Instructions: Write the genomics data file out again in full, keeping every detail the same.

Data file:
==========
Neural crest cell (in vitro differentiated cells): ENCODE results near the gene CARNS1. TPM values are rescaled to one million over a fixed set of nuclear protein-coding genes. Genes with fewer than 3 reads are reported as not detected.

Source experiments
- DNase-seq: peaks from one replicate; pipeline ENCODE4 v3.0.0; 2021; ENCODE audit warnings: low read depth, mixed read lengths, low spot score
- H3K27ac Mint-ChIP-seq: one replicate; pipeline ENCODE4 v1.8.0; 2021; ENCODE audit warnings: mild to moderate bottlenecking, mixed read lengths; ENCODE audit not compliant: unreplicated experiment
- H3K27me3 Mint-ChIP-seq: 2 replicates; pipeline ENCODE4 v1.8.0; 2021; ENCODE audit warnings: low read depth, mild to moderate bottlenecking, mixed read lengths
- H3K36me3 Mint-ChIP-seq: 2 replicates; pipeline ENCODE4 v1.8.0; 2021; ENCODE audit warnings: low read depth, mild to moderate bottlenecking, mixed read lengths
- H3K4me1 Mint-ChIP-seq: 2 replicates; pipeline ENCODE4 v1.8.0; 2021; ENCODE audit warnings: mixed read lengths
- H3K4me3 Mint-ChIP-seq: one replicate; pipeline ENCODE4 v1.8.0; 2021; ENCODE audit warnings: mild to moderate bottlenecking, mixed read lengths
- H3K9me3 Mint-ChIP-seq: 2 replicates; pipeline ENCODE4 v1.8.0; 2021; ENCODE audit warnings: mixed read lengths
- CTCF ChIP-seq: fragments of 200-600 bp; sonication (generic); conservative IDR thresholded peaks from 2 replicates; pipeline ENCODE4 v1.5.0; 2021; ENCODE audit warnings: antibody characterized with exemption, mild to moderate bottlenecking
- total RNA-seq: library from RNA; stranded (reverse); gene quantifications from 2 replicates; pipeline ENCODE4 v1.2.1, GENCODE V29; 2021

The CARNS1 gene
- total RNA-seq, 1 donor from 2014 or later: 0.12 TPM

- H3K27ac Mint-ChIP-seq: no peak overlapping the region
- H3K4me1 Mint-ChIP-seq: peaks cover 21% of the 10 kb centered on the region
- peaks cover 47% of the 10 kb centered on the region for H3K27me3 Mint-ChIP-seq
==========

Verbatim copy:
Neural crest cell (in vitro differentiated cells): ENCODE results near the gene CARNS1. TPM values are rescaled to one million over a fixed set of nuclear protein-coding genes. Genes with fewer than 3 reads are reported as not detected.

Source experiments
- DNase-seq: peaks from one replicate; pipeline ENCODE4 v3.0.0; 2021; ENCODE audit warnings: low read depth, mixed read lengths, low spot score
- H3K27ac Mint-ChIP-seq: one replicate; pipeline ENCODE4 v1.8.0; 2021; ENCODE audit warnings: mild to moderate bottlenecking, mixed read lengths; ENCODE audit not compliant: unreplicated experiment
- H3K27me3 Mint-ChIP-seq: 2 replicates; pipeline ENCODE4 v1.8.0; 2021; ENCODE audit warnings: low read depth, mild to moderate bottlenecking, mixed read lengths
- H3K36me3 Mint-ChIP-seq: 2 replicates; pipeline ENCODE4 v1.8.0; 2021; ENCODE audit warnings: low read depth, mild to moderate bottlenecking, mixed read lengths
- H3K4me1 Mint-ChIP-seq: 2 replicates; pipeline ENCODE4 v1.8.0; 2021; ENCODE audit warnings: mixed read lengths
- H3K4me3 Mint-ChIP-seq: one replicate; pipeline ENCODE4 v1.8.0; 2021; ENCODE audit warnings: mild to moderate bottlenecking, mixed read lengths
- H3K9me3 Mint-ChIP-seq: 2 replicates; pipeline ENCODE4 v1.8.0; 2021; ENCODE audit warnings: mixed read lengths
- CTCF ChIP-seq: fragments of 200-600 bp; sonication (generic); conservative IDR thresholded peaks from 2 replicates; pipeline ENCODE4 v1.5.0; 2021; ENCODE audit warnings: antibody characterized with exemption, mild to moderate bottlenecking
- total RNA-seq: library from RNA; stranded (reverse); gene quantifications from 2 replicates; pipeline ENCODE4 v1.2.1, GENCODE V29; 2021

The CARNS1 gene
- total RNA-seq, 1 donor from 2014 or later: 0.12 TPM

- H3K27ac Mint-ChIP-seq: no peak overlapping the region
- H3K4me1 Mint-ChIP-seq: peaks cover 21% of the 10 kb centered on the region
- peaks cover 47% of the 10 kb centered on the region for H3K27me3 Mint-ChIP-seq